Currently Professor Emerita of Human Nutrition, King’s College London and consultant in Human Nutrition. Previously visiting professor at MRC Human Nutrition Research and associate at Darwin College, Cambridge; Director of UK Higher Education Academy, Centre for Health Sciences and Practice; professor of Human Nutrition, King’s College London; head, division of health sciences, School of Health and Life Sciences, Kings College London; Head of department of Nutrition and Dietetics, Kings College London; visiting professor, Division of Nutritional Sciences, Cornell University.
International consultancies and advisory bodies: World Bank; WHO; European Parliament; Consultative Group of International Agricultural Research (CGIAR); United Nations Children’s Fund (UNICEF); Asian Development Bank; Parsconsult; FAO; International Livestock Centre for Africa; British Council. Publications: over 200 academic journal articles, research reports, reviews, book chapters and books including Geissler & Powers (eds) Human Nutrition, Elsevier (11th edition 2005, 12th edition 2010); Geissler & Powers, Fundamentals of Human Nutrition, Elsevier, 2009; Vaughan & Geissler, New Oxford Book of Food Plants (1st edition 1997, 2nd edition 2009).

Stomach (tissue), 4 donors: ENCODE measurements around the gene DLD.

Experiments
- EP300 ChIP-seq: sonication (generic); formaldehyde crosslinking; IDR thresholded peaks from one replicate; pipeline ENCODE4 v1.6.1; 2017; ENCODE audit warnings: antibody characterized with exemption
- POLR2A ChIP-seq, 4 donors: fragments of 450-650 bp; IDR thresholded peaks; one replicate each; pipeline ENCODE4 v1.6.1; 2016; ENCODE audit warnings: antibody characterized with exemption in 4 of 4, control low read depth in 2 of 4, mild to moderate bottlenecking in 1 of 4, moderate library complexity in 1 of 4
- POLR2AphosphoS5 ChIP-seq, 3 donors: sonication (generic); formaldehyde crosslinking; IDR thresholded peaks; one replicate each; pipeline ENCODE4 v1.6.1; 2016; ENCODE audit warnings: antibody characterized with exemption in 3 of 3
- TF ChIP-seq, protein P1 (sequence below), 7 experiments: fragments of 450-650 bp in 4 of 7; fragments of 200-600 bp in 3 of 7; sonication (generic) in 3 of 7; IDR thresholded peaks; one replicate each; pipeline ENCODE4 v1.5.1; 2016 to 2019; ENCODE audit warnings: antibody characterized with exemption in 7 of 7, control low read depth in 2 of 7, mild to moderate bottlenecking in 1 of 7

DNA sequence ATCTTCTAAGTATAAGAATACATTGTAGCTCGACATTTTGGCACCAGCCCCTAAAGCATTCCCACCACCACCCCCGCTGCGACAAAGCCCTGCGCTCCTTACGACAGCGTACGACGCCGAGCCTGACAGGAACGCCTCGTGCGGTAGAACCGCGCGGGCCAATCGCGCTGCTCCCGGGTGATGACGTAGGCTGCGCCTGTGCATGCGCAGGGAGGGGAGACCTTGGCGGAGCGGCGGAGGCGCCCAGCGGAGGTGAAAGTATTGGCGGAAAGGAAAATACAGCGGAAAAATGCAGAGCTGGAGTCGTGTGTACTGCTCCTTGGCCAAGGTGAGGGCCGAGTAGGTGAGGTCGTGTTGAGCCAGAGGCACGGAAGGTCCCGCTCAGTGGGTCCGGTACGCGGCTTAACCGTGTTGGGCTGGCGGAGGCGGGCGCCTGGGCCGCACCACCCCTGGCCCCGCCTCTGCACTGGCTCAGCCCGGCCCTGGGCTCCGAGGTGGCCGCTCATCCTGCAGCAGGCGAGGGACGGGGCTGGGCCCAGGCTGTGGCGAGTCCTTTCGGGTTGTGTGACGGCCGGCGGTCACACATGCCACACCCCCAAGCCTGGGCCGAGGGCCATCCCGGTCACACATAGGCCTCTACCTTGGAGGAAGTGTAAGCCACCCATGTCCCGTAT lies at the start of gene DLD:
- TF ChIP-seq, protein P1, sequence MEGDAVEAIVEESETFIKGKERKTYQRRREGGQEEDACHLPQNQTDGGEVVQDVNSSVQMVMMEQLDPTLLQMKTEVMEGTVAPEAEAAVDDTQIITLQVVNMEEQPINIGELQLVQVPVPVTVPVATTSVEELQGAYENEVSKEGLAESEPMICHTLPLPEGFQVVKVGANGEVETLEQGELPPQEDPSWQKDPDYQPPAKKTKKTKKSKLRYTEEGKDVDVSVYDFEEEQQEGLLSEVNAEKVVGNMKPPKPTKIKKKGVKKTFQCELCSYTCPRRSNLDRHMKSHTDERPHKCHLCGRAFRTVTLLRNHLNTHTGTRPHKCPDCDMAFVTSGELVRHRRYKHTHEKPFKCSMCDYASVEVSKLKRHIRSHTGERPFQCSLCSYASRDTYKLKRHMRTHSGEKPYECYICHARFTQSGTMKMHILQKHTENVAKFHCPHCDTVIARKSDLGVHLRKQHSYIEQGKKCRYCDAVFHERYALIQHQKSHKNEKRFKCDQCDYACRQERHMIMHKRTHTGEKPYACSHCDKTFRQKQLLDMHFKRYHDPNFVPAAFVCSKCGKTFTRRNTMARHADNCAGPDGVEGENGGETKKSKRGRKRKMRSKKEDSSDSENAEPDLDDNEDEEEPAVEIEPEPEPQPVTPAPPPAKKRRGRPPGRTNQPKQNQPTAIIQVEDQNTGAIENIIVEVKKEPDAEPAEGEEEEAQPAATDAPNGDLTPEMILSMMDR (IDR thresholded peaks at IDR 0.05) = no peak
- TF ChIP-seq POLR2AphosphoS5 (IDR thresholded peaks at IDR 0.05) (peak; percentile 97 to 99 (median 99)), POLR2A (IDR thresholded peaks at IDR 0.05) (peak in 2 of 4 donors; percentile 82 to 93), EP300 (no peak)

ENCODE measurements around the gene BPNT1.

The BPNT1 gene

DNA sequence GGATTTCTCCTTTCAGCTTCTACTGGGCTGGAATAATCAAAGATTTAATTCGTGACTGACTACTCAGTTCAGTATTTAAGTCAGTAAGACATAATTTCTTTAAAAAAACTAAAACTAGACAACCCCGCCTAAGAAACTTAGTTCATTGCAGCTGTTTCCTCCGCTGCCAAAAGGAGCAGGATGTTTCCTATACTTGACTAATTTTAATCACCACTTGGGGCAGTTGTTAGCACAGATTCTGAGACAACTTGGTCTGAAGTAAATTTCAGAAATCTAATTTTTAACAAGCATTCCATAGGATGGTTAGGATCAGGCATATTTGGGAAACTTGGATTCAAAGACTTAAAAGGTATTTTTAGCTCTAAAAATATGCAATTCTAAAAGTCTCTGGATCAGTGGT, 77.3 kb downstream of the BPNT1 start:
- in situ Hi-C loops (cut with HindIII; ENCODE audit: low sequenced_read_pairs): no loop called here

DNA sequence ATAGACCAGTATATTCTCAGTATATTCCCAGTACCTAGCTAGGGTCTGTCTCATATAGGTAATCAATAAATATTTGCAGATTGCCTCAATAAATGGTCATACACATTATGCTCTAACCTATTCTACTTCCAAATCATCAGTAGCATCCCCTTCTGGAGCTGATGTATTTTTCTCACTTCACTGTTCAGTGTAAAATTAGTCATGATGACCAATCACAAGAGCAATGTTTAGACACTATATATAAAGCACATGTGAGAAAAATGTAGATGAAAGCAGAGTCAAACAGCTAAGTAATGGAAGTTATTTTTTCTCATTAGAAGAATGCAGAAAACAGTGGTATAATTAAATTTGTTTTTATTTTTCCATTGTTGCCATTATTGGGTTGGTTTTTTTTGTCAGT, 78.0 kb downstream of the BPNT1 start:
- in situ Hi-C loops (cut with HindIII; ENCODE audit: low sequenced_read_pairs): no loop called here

Committee membership has included: Food Advisory Committee to UK Ministry of Agriculture, Fisheries and Food (MAFF) , subsequently to UK Food Standards Agency (FSA); British Nutrition Society Council; International and Public Health Group of Nutrition Society; Society for International Nutrition (AIN) executive committee; World Cancer Research Fund Grant Review Panel; UN Standing Committee for Nutrition (SCN) NGO/CSO advisory group.